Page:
We got to Lower Binfield quite early, and Paddy filled in the time by asking for work at back doors. At one house he was given some boxes to chop up for firewood, and, saying he had a mate outside, he brought me in and we did the work together. When it was done the householder told the maid to take us out a cup of tea. I remember the terrified way in which she brought it out, and then, losing her courage, set the cups down on the path and bolted back to the house, shutting herself in the kitchen. So dreadful is the name of ‘tramp’. They paid us sixpence each, and we bought a threepenny loaf and half an ounce of tobacco, leaving fivepence.
Paddy thought it wiser to bury our fivepence, for the Tramp Major at Lower Binfield was renowned as a tyrant and might refuse to admit us if we had any money at all. It is quite a common practice of tramps to bury their money.
If they intend to smuggle at all a large sum into the spike they generally sew it into their clothes, which may mean prison if they are caught, of course. Paddy and Bozo used to tell a good story about this. An Irishman (Bozo said it was an Irishman; Paddy said an Englishman), not a tramp, and in possession of thirty pounds, was stranded in a small village where he could not get a bed. He consulted a tramp, who advised him to go to the workhouse. It is quite a regular proceeding, if one cannot get a bed elsewhere, to get one at the workhouse, paying a reasonable sum for it. The Irishman, however, thought he would be clever and get a bed for nothing, so he presented himself at the workhouse as an ordinary casual. He had sewn the thirty pounds into his clothes. Meanwhile the tramp who had advised him had seen his chance, and that night he privately asked the Tramp Major for permission to leave the spike early in the morning, as he had to see about a job. At six in the morning he was released and went out—in the Irishman’s clothes.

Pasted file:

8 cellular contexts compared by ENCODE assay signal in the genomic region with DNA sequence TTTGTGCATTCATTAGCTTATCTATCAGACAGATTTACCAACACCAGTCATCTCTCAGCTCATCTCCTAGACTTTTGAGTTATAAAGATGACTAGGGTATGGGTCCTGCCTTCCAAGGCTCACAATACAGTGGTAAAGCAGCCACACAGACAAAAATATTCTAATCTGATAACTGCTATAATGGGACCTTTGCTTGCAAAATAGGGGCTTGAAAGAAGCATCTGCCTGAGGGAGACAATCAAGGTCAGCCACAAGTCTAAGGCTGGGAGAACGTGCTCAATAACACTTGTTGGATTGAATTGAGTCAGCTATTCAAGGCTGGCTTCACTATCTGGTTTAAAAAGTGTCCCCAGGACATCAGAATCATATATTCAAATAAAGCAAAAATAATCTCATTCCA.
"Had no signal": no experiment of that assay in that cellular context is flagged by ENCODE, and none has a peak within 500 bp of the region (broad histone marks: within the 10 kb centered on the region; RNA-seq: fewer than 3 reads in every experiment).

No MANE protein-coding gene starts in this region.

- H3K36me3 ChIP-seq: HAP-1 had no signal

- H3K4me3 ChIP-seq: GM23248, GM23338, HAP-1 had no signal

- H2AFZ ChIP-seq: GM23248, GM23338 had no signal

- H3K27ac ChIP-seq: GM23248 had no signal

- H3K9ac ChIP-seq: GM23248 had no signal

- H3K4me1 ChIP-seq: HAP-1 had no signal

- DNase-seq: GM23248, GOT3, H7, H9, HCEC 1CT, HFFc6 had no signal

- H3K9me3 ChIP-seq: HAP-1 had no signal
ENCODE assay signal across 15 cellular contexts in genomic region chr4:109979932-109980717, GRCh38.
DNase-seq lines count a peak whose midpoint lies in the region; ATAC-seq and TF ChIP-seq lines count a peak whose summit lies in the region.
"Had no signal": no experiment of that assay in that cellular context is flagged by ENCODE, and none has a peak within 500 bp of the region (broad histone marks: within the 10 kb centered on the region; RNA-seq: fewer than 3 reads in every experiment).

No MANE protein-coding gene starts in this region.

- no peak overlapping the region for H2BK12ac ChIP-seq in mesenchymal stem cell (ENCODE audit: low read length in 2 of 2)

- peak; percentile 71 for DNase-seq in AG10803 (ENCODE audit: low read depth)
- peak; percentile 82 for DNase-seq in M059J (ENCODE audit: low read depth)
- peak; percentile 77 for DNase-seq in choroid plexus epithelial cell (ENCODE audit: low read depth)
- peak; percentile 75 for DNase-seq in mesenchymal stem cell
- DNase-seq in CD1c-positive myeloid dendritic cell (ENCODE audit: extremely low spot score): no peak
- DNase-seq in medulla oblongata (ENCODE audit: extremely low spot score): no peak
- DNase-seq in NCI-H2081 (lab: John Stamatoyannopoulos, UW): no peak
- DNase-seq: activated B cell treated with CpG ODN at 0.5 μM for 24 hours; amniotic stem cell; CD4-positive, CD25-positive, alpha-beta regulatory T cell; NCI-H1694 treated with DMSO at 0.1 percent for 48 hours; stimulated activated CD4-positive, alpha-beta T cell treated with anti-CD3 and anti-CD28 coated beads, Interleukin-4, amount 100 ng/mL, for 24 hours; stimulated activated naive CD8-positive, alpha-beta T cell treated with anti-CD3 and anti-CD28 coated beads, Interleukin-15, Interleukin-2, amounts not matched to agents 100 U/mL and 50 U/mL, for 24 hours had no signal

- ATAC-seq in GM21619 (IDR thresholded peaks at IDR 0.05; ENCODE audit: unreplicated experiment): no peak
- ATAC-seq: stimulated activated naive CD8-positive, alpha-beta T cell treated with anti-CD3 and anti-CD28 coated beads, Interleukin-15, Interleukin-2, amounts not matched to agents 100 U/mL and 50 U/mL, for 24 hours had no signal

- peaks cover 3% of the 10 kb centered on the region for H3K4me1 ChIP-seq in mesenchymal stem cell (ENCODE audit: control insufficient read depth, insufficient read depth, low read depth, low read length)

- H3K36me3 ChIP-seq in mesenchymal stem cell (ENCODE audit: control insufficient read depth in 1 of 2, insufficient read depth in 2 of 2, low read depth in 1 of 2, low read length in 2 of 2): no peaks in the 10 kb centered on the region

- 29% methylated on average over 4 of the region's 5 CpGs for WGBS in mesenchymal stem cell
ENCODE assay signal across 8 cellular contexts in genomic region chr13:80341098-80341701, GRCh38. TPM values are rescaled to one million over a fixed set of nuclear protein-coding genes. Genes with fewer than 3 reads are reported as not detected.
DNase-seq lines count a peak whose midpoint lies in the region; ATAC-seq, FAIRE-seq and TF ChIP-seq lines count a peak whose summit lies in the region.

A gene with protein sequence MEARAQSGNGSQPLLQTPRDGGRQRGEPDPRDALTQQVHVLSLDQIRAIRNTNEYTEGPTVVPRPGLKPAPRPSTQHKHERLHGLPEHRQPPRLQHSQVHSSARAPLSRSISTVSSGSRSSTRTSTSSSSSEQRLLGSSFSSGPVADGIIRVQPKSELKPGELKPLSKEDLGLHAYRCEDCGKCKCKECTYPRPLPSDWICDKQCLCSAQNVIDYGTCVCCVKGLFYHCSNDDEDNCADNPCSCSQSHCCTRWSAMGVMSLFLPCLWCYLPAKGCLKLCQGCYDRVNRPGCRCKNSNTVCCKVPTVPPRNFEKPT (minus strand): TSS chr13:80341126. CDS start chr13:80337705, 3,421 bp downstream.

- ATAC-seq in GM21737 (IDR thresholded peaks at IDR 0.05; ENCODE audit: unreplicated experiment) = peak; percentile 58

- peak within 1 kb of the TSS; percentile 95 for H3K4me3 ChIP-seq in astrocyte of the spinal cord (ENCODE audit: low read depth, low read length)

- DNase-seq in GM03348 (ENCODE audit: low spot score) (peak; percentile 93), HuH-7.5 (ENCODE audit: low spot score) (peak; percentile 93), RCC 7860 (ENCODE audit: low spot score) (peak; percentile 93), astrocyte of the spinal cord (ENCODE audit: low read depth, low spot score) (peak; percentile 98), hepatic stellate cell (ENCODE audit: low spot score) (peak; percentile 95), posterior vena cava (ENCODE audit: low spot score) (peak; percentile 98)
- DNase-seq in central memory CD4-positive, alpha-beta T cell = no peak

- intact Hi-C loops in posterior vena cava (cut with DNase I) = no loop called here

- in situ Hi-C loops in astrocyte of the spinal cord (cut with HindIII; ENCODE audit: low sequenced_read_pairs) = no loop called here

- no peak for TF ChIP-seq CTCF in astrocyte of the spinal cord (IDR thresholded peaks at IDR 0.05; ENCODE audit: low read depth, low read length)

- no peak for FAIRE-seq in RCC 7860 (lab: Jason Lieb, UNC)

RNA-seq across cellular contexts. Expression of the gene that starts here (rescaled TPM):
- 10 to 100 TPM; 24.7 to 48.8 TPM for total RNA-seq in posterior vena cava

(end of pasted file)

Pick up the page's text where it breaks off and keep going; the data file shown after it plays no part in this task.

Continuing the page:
The Irishman complained of the theft, and was given thirty days for going into a casual ward under false pretences.
Arrived at Lower Binfield, we sprawled for a long time on the green, watched by cottagers from their front gates.
A clergyman and his daughter came and stared silently at us for a while, as though we had been aquarium fishes, and then went away again. There were several dozen of us waiting. William and Fred were there, still singing, and the men who had fought, and Bill the moocher. He had been mooching from bakers, and had quantities of stale bread tucked away between his coat and his bare body. He shared it out, and we were all glad of it. There was a woman among us, the first woman tramp I had ever seen. She was a fattish, battered, very dirty woman of sixty, in a long, trailing black skirt. She put on great airs of dignity, and if anyone sat down near her she sniffed and moved farther off.
‘Where you bound for, missis?’ one of the tramps called to her.
The woman sniffed and looked into the distance.